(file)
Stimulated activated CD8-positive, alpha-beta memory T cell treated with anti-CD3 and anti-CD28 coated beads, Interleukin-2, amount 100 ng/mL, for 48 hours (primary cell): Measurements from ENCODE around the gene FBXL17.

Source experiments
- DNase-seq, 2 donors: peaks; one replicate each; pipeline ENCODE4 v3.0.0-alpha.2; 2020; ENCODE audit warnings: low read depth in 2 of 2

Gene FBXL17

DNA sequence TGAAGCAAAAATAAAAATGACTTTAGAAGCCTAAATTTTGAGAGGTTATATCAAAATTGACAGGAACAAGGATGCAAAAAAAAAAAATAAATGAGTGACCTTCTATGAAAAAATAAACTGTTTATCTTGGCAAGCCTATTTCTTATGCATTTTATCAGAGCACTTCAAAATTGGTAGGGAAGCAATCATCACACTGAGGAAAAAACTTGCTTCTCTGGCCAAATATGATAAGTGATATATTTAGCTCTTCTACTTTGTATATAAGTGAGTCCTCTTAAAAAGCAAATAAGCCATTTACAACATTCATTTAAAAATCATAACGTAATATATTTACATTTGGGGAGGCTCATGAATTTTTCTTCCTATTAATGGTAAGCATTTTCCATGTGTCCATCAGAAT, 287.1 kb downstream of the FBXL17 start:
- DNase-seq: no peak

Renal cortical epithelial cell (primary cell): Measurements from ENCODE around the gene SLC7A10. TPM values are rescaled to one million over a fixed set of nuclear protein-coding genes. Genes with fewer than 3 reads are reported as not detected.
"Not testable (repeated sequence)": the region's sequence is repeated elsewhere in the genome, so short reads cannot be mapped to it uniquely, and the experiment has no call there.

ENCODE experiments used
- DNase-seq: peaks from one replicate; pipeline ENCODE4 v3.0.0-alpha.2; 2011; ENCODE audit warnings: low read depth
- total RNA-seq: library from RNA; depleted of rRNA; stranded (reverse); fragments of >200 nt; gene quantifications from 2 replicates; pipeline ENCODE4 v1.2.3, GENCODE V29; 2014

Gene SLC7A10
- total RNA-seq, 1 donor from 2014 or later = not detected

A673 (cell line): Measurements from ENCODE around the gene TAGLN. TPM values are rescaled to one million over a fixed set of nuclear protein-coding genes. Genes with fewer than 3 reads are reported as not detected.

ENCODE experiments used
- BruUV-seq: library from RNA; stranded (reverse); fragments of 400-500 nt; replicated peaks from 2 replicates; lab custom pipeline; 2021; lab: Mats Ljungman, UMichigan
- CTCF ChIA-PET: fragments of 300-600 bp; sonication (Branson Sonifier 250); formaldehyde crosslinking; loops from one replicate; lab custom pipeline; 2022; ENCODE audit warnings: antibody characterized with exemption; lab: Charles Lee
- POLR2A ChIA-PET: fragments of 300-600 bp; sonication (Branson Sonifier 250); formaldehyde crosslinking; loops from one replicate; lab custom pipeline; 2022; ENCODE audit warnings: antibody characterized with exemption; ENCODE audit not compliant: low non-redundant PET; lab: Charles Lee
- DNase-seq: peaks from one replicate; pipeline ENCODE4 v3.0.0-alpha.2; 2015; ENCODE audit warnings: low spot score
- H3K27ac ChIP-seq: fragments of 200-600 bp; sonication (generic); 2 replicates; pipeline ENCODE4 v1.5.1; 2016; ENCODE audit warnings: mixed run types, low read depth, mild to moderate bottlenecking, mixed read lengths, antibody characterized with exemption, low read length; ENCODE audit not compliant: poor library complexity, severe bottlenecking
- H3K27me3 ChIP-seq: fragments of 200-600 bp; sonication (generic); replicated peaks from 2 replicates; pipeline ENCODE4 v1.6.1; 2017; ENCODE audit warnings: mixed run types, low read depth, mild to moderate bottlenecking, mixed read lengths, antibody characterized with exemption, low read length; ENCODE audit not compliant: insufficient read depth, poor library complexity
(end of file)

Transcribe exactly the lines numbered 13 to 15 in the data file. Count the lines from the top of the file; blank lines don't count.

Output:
- total RNA-seq, 1 donor from 2014 or later = not detected

A673 (cell line): Measurements from ENCODE around the gene TAGLN. TPM values are rescaled to one million over a fixed set of nuclear protein-coding genes. Genes with fewer than 3 reads are reported as not detected.

ENCODE experiments used